Bricsys has just released BricsCAD V18 for Mac. Here’s the download link and here are the release notes. BricsCAD V18 is an excellent DWG 2018-based CAD application, and the Mac version lacks little in comparison to the Windows version. It’s so much more capable than the perpetually half-baked AutoCAD for Mac that I struggle to comprehend why anybody with the choice would even contemplate the notably inferior and seriously overpriced Autodesk offering. That’s not just opinion, it can be supported objectively. Price first. US prices are shown here for a single standalone license over five years, inclusive of the cost …

Autodesk founder outraged by Amazon snatch of cloudy purchases

Autodesk co-founder John Walker (it’s not his fault, he relinquished control of the company many years ago) recently posted this on Twitter: In a move reminiscent of the infamous removal of Orwell’s 1984 from Kindle devices (which Amazon promised a court it would never repeat), John’s Audible.com (owned by Amazon) audio books, purchased in 2009-2010, simply went away. John’s reaction was to post a video of harmless inanimate objects being blown away by a powerful firearm, so I think it’s safe to say he was not overly pleased about this turn of events. Can’t say I blame him. This is …

AutoCAD 2018 for Mac – welcome to twenty years ago

In the past, I’ve described how AutoCAD for Mac was released half-baked (as I predicted) and has remained half-baked ever since. But wait! Autodesk has proudly announced AutoCAD 2018 for Mac. Skimming through that blog post, I must admit my jaw dropped when I saw some of the new features. This one, for example: This “new feature” was first provided to AutoCAD users in the 20th century. It was an Express Tool in AutoCAD 2000 (released 1999) and was absorbed into mainstream AutoCAD a few years later. The alias editor goes back even further, to the Release 14 Bonus Tools …

Cloudy and/or subscription CAD still adds vulnerabilities

Remember when I skewered the myth of CAD on the Cloud being available anytime, anywhere? Back then, I pointed out that Autodesk’s infinitely powerful cloud services had managed a grand total of 2 problem-free fortnights out of the preceding 25. But maybe Autodesk just had a bad year or something. How are things in 2017? Thanks to Autodesk’s health check site with its History option, I can see that so far this year, the grand total of 14-day pages that show no problems is… Zero. That’s right, there have been no clean 100%-uptime fortnights at all this year. None. Most …

The cull continues – yet more Autodesk products are bumped off

While you’re enjoying yourselves at Autodesk University (not that there’s anything wrong with that), spare a thought for a few products that didn’t make it through the year. Their unfortunate ends are unlikely to be announced at AU with flashy videos and gung-ho words, but should still not go unnoticed. More than just a few products, actually. Autodesk killing off its wares is not new, but 2017 is surely the year where the scythe has been wielded with most gusto. I’ve updated the Autodesk Graveyard again to include a few more ex-products. Thanks to JM and others who have pointed …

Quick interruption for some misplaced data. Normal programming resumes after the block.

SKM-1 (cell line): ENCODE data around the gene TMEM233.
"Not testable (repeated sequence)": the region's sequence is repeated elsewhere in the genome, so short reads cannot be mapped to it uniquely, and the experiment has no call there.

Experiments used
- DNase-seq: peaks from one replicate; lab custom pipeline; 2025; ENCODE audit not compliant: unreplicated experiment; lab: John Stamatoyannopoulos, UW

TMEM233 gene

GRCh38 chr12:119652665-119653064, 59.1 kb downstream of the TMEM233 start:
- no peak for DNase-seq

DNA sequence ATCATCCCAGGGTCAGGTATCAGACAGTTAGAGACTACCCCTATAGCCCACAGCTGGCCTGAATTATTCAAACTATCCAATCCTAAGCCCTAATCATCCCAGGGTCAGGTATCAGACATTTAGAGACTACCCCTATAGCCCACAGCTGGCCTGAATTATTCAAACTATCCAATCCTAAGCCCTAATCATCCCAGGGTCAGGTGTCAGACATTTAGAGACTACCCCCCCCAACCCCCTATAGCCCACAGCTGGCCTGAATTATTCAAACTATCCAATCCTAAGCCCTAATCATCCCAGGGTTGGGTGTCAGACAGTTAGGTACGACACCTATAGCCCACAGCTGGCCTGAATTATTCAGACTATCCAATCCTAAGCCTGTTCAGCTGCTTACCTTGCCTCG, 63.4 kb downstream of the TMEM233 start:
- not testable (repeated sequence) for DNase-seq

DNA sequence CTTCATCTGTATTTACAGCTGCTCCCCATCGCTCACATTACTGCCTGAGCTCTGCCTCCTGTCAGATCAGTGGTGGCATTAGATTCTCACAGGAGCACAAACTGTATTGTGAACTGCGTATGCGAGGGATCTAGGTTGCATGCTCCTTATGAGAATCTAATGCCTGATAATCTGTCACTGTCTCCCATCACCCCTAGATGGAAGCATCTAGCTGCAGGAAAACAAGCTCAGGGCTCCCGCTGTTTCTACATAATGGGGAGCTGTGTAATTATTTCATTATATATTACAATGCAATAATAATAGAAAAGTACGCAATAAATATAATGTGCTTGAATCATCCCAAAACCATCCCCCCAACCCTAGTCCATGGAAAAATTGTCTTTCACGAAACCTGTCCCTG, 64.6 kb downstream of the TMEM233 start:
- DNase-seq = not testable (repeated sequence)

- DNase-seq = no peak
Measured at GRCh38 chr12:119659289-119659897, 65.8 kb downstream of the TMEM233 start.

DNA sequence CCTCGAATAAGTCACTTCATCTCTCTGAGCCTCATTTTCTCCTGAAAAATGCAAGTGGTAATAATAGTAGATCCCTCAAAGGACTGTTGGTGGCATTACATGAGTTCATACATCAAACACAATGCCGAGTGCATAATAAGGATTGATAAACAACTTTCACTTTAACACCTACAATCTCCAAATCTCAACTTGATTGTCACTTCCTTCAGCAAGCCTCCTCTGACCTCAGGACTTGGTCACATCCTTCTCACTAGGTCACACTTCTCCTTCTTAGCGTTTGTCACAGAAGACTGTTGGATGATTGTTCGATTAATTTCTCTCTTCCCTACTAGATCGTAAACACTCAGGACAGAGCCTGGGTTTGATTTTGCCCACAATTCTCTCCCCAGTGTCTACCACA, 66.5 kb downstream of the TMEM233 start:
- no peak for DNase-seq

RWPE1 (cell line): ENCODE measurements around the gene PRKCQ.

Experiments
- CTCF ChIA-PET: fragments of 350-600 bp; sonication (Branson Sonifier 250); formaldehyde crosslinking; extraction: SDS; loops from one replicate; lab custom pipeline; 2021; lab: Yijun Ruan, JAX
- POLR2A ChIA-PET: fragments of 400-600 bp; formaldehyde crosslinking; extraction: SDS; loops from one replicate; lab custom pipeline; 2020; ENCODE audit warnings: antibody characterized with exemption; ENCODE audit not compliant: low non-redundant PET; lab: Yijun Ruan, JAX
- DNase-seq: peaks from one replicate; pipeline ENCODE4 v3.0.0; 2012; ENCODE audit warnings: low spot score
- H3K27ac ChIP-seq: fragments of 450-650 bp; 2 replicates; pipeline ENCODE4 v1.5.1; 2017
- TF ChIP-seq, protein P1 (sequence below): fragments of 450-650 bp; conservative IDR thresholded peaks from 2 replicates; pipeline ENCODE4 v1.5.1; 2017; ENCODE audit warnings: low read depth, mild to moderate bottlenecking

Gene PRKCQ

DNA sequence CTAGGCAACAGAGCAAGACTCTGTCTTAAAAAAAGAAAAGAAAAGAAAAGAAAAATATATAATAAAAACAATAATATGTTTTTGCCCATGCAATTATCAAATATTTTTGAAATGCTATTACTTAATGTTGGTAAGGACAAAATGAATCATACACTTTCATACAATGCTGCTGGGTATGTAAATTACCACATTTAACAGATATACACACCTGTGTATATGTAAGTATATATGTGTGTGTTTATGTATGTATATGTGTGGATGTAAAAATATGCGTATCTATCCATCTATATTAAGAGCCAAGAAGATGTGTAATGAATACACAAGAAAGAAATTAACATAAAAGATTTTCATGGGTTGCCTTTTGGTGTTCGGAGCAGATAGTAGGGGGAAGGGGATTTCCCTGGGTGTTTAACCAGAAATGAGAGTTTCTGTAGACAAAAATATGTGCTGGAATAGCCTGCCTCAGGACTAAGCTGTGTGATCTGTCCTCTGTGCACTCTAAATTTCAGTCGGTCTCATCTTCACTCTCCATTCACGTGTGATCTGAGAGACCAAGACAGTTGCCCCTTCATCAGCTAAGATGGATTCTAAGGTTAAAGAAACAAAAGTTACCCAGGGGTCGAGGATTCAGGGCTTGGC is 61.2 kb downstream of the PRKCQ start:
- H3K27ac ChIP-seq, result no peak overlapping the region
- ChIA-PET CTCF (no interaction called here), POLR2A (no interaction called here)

Logitech demonstrates the power of the cloud and cops a bloody nose

I’ve been a pretty satisfied customer of Logitech products for some years. The mice, keyboards, webcams and 3D controllers (branded as 3DConnexion) I’ve used have generally been well designed, well built and long-term software support has usually been very good (with an exception or two). So it’s with some regret that I have to report them as an example of what not to do in customer service. Logitech recently sent this email to customers of its Harmony Link universal remote control: This is an important update regarding your Harmony Link. On March 16, 2018,   Logitech will discontinue service and …

Too soon? Autodesk cancels 30% subscription price increase

Autodesk had announced plans to increase some subscription prices by 30% on 7 November 2017. Resellers have already passed that information on to customers. Here’s the detail of what was going to happen: Three Important Changes to Subscriptions with Multi-User Access Autodesk is increasing prices on subscriptions with multi-user access to reflect the value and flexibility that sharing licenses provides our customers. As part of this change, we will stop selling new subscriptions with multi-user access for select products. Beginning November 7, 2017: Prices for new and renewing subscriptions with multi-user access for most individual products are increasing by ~17-19%. …

When spambots get it wrong

I’ve posted before about the amusement that can be had at the expense of the clueless spammers who set up their bots with poorly written strings. Thanks to the various anti-spam tools now protecting this blog, there are few comments appearing in my spam folder. There was one today though, and the cluelessness reached new heights. The dolt writing the spambot was too dumb to set it up correctly to spew out a series of inane generic comments from a list, but instead put the whole lot of the comment strings in a single self-contradictory comment! Here it is in …

CAD-related Twitter exchange of the year

In a Twitter post (now deleted), the AutoCAD twitter account asks us to submit our feature ideas for AutoCAD, and links to the Autodesk Ideas Page: Just one problem. As R.K. McSwain points out in his reply, the Ideas Page has no section for AutoCAD. There should be one, and should have been one for years, but there isn’t. That tells you all you need to know about how the level of concern Autodesk has about AutoCAD’s future development. Here’s the exchange in all its glory: Oops.

Autodesk resellers also appear dissatisfied with Autodesk

I have closed the three satisfaction rating polls I started a couple of months ago and have reported the results individually. This is the final post on this set of polls. The usual caveats about online polls apply. Please note that for most of the poll respondents, I have no way of knowing if they really are/were resellers. Whoever they are, it would appear that the sentiment is global; over ten countries are represented in the voting logs. Although this poll appears to indicate that Autodesk is even less popular with its resellers than it is with its customers, the …